Several times over the last few days I have heard US government officials espouse non-violence as a recommendation to both the protesters and the Mubarak regime in Egypt (White House Press Secretary Robert Gibbs was the latest, in his morning press briefing). Of course this is a good thing. As a peace activist and advocate of non-violence, as a tactic, overarching philosophy of life, and as the best strategy to bring about social and political change, I’m glad to hear my government advocate non-violence. In addition to trying to influence events in Egypt so fewer people are killed or injured, such statements give support for a growing global norm in favor of nonviolence as the best method to express and resolve political and social conflicts.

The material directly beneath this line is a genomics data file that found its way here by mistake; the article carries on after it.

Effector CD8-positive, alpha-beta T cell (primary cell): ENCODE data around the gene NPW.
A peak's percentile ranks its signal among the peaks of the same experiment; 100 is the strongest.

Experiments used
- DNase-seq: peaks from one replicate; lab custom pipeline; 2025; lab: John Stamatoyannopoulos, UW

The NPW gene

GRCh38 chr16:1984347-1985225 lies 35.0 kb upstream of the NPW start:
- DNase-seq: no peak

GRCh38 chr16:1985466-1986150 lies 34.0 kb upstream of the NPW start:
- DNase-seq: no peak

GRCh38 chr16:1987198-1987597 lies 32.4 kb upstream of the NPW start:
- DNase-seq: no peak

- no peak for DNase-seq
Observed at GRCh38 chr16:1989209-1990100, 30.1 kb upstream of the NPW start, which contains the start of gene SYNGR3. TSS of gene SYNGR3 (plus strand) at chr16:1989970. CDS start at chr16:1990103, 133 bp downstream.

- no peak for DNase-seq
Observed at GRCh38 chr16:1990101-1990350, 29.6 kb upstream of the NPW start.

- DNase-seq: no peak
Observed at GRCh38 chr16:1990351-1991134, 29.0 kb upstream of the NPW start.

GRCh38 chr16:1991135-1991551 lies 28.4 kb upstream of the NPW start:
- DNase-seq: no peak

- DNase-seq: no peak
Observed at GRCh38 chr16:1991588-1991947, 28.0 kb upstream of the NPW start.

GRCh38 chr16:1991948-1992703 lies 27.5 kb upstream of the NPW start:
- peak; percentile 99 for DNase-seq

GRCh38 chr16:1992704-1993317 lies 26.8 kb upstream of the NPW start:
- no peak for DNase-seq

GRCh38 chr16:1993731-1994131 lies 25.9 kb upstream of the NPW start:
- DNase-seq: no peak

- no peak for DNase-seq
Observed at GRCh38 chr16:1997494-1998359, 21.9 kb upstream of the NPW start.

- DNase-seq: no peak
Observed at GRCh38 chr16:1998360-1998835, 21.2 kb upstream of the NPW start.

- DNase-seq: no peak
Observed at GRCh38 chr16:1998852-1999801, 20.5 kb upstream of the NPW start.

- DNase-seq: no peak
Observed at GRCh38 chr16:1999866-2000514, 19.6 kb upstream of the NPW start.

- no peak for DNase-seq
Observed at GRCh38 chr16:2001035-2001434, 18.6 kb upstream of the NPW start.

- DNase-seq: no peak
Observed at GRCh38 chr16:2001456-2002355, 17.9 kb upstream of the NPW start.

However, I’m more than a little conflicted about this, as, simply put, the US govt. has little credibility, or experience, regarding the actual practice of nonviolence.
The US is still, by far, “the greatest purveyor of violence in the world today,” as Martin Luther King, Jr. lamented during the Viet Nam war. Pick any measure — school bullying, violence against women, gun violence deaths and injuries, global military spending, weapons trafficking (#1 arms dealer to Egypt, as well as worldwide!), number of deployed strategic nuclear weapons, occupying two countries at the same time — we are still, sadly, Number One or close to it.
Even President Obama, when he was (inexplicably, since he had just decided to escalate the war in Afghanistan) awarded the Nobel Peace Prize, he expressed his admiration for King and Gandhi, but that, sadly, he had to govern in the real world and unfortunately war was still necessary and justified.
I’m not naive enough to think the US Government will suddenly become like Costa Rica, with no military. And I’m glad to hear government officials preach nonviolence. But they need to start practicing it, too.
Speaking of practitioners of nonviolence, our colleagues and she-roes at Code Pink have a team in Egypt right now, check out their reports.